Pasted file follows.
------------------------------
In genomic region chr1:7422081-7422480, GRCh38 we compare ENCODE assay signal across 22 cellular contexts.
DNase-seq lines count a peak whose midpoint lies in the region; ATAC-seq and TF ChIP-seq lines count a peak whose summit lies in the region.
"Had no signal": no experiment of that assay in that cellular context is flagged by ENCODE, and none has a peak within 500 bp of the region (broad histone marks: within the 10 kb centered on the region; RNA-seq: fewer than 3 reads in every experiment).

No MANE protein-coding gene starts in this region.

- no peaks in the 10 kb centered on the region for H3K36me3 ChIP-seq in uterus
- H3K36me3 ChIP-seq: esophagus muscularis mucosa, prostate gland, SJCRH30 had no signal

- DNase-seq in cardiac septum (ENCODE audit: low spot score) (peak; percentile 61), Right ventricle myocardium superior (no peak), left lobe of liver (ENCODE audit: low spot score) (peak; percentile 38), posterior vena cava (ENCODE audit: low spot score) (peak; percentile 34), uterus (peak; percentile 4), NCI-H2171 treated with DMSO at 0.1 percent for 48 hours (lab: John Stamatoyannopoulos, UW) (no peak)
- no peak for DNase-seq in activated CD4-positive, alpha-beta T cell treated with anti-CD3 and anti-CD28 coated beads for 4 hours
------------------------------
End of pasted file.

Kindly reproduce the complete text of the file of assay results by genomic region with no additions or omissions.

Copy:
In genomic region chr1:7422081-7422480, GRCh38 we compare ENCODE assay signal across 22 cellular contexts.
DNase-seq lines count a peak whose midpoint lies in the region; ATAC-seq and TF ChIP-seq lines count a peak whose summit lies in the region.
"Had no signal": no experiment of that assay in that cellular context is flagged by ENCODE, and none has a peak within 500 bp of the region (broad histone marks: within the 10 kb centered on the region; RNA-seq: fewer than 3 reads in every experiment).

No MANE protein-coding gene starts in this region.

- no peaks in the 10 kb centered on the region for H3K36me3 ChIP-seq in uterus
- H3K36me3 ChIP-seq: esophagus muscularis mucosa, prostate gland, SJCRH30 had no signal

- DNase-seq in cardiac septum (ENCODE audit: low spot score) (peak; percentile 61), Right ventricle myocardium superior (no peak), left lobe of liver (ENCODE audit: low spot score) (peak; percentile 38), posterior vena cava (ENCODE audit: low spot score) (peak; percentile 34), uterus (peak; percentile 4), NCI-H2171 treated with DMSO at 0.1 percent for 48 hours (lab: John Stamatoyannopoulos, UW) (no peak)
- no peak for DNase-seq in activated CD4-positive, alpha-beta T cell treated with anti-CD3 and anti-CD28 coated beads for 4 hours